Helping Your Child Say Sorry

It was the first of our Grade 1 play dates with two of my daughter’s classmates, a girl she befriended and a boy who we are family friends with. I envisioned the play date to be a fun evening for the kids, and a chatty one for us moms. I baked muffins and planned treats for all involved. I didn’t think it would matter that there were two girls and a boy, because my daughter enjoys the company of both.

But it panned out differently than I expected. When Mathilde came over, my daughter Ayaana was over the moon. Their friendship was just a couple months old, and she was excited to share her toys and play with them. A little while later, Oates joined the play date and my four-year-old son joined him in some rambunctious play like boys often do. While the girls were having a field day playing with ponies and making bracelets, my daughter didn’t take notice that Oates started to feel left out. We don’t consciously encourage gendered play in our home but it seems to be the route my kids have naturally taken: my son loves his vehicles and my daughter adores her dolls. They do play with each other’s toys as well but on this particular evening, Ayaana was happy to have a girlfriend for pretend play instead of her usual companion, her younger brother.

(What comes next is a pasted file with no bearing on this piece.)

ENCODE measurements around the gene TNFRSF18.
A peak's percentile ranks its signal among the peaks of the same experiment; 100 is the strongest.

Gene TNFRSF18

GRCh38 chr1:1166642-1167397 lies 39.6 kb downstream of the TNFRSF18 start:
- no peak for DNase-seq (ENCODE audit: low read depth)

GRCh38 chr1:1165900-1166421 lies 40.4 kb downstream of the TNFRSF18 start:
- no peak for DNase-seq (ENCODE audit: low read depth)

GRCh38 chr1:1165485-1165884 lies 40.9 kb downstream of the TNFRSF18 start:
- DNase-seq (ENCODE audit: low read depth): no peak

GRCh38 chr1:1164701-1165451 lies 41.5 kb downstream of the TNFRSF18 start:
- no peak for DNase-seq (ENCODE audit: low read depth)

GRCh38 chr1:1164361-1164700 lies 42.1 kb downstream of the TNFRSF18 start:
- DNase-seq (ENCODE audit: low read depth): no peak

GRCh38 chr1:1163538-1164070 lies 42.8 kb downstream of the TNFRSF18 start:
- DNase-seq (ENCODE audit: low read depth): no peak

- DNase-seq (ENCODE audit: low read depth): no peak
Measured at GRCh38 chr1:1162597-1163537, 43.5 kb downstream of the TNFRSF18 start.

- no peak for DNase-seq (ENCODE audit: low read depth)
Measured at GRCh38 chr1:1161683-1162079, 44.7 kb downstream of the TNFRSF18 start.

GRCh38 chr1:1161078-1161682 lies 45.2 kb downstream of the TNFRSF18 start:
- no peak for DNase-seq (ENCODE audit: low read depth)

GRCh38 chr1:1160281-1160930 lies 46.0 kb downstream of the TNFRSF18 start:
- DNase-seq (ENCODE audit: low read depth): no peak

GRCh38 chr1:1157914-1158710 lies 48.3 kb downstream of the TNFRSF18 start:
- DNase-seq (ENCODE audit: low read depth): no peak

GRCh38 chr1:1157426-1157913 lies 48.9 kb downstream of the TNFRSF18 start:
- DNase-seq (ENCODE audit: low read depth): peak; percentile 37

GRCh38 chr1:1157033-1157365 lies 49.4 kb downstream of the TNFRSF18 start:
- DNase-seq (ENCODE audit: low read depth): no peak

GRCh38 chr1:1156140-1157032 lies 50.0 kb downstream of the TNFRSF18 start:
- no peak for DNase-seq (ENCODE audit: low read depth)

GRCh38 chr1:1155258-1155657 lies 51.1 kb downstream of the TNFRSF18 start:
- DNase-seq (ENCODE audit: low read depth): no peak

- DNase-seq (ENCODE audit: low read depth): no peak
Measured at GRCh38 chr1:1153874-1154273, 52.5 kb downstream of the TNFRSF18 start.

Oates ended up in tears because he didn’t feel welcomed into the girls’ clique. It wasn’t until then that the girls stopped to think about their actions and how it was affecting their friend. Although they didn’t intend for him to feel left out, it was hard for a couple of 7-year-olds to fathom. It was the perfect opportunity to teach empathy and inclusion. We asked the girls how they would feel if they were invited to a play date and they couldn’t play. We immediately saw a lightbulb go off in their minds, and they apologized and promised to play something they all wanted to play. In the end, they shared hugs and all was well in friendship world. More importantly, I hope the lesson they learned in caring for the feelings of others will remain alive in their future interactions.